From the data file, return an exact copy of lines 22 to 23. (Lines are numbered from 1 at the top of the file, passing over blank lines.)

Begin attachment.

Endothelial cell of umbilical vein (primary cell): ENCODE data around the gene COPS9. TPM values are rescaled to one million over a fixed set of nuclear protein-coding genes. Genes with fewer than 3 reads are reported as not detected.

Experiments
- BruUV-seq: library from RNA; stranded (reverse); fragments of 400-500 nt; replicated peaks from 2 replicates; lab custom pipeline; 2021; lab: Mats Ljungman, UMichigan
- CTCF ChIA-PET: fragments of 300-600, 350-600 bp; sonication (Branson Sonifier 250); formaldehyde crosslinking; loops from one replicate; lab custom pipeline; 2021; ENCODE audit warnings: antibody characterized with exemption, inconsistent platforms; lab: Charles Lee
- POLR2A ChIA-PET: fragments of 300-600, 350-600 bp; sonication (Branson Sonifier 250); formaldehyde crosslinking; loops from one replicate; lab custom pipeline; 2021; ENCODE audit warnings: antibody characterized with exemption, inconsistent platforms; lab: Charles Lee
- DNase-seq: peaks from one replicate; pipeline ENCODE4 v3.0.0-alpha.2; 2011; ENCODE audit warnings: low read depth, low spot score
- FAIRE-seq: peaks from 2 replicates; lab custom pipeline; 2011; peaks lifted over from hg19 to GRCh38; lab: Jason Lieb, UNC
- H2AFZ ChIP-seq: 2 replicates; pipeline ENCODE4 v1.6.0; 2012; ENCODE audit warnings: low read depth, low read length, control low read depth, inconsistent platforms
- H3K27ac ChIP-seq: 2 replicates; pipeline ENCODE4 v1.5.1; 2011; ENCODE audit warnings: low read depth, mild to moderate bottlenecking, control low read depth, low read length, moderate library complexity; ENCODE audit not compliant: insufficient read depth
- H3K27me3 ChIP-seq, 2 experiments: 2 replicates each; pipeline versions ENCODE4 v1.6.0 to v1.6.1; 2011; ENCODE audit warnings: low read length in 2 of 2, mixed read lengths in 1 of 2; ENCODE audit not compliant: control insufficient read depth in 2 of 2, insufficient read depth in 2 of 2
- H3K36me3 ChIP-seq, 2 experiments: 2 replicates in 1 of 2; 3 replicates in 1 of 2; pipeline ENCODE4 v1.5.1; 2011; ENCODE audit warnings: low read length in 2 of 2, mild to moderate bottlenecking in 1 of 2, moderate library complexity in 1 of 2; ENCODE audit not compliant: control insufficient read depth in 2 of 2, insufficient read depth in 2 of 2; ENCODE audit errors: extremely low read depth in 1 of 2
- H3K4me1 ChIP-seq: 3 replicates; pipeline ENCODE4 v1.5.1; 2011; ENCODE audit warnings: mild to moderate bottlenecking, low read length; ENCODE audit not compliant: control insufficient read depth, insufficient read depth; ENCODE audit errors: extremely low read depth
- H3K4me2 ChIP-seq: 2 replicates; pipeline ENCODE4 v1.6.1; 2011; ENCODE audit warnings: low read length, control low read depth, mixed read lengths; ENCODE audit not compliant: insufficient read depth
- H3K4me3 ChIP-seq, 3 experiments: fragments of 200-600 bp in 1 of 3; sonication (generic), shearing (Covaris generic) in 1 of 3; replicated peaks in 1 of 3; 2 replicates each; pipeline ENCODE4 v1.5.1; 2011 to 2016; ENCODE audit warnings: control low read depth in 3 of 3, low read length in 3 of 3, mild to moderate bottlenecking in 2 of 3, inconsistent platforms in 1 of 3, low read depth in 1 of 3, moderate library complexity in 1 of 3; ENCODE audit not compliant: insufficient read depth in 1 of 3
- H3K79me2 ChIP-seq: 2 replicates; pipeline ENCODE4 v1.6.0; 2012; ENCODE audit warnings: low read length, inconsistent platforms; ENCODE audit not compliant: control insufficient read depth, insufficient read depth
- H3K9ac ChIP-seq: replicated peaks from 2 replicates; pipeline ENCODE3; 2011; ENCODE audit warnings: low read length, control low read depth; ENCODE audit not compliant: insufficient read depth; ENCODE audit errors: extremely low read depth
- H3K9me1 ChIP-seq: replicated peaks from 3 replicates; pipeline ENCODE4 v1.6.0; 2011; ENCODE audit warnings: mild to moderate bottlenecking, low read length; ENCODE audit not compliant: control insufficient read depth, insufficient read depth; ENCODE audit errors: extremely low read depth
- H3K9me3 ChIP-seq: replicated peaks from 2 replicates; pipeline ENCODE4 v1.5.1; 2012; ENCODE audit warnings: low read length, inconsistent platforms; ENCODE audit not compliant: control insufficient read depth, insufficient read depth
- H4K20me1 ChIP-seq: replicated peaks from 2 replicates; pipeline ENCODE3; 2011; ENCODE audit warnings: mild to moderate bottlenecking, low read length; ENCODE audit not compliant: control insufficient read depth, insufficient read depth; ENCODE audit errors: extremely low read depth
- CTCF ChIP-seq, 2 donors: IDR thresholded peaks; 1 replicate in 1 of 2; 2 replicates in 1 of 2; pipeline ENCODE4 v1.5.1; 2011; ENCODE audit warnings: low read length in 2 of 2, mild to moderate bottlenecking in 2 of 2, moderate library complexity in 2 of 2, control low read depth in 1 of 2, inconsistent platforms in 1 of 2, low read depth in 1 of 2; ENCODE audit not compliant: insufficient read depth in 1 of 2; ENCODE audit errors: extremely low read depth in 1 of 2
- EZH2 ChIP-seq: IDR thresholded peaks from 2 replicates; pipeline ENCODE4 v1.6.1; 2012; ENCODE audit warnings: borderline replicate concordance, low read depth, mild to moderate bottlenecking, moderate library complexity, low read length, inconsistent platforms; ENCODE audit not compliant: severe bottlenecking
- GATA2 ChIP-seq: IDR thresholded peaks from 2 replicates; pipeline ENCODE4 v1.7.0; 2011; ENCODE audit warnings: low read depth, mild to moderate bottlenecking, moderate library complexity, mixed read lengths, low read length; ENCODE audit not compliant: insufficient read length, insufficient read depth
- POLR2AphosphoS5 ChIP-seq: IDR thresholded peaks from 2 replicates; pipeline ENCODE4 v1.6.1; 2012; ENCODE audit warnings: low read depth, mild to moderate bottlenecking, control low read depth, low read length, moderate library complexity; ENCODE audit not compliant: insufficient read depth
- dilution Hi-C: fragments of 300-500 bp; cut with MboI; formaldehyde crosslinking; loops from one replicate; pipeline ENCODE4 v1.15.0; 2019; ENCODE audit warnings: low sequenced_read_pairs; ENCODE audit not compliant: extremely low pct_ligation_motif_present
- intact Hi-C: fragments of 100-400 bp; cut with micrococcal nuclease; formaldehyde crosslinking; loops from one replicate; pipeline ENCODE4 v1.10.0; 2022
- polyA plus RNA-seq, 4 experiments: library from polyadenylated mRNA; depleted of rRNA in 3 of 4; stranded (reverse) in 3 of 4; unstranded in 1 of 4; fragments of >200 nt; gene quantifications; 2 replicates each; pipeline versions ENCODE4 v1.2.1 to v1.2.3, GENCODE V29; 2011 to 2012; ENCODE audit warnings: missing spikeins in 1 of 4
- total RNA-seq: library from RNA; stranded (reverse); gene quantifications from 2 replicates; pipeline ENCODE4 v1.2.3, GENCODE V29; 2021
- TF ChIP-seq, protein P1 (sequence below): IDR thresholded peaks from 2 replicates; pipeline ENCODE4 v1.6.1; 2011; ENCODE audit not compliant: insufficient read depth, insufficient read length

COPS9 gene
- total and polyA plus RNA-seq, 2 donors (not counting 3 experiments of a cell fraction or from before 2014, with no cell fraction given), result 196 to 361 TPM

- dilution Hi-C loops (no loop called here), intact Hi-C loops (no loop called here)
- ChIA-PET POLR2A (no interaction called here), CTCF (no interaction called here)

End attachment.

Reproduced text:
- GATA2 ChIP-seq: IDR thresholded peaks from 2 replicates; pipeline ENCODE4 v1.7.0; 2011; ENCODE audit warnings: low read depth, mild to moderate bottlenecking, moderate library complexity, mixed read lengths, low read length; ENCODE audit not compliant: insufficient read length, insufficient read depth
- POLR2AphosphoS5 ChIP-seq: IDR thresholded peaks from 2 replicates; pipeline ENCODE4 v1.6.1; 2012; ENCODE audit warnings: low read depth, mild to moderate bottlenecking, control low read depth, low read length, moderate library complexity; ENCODE audit not compliant: insufficient read depth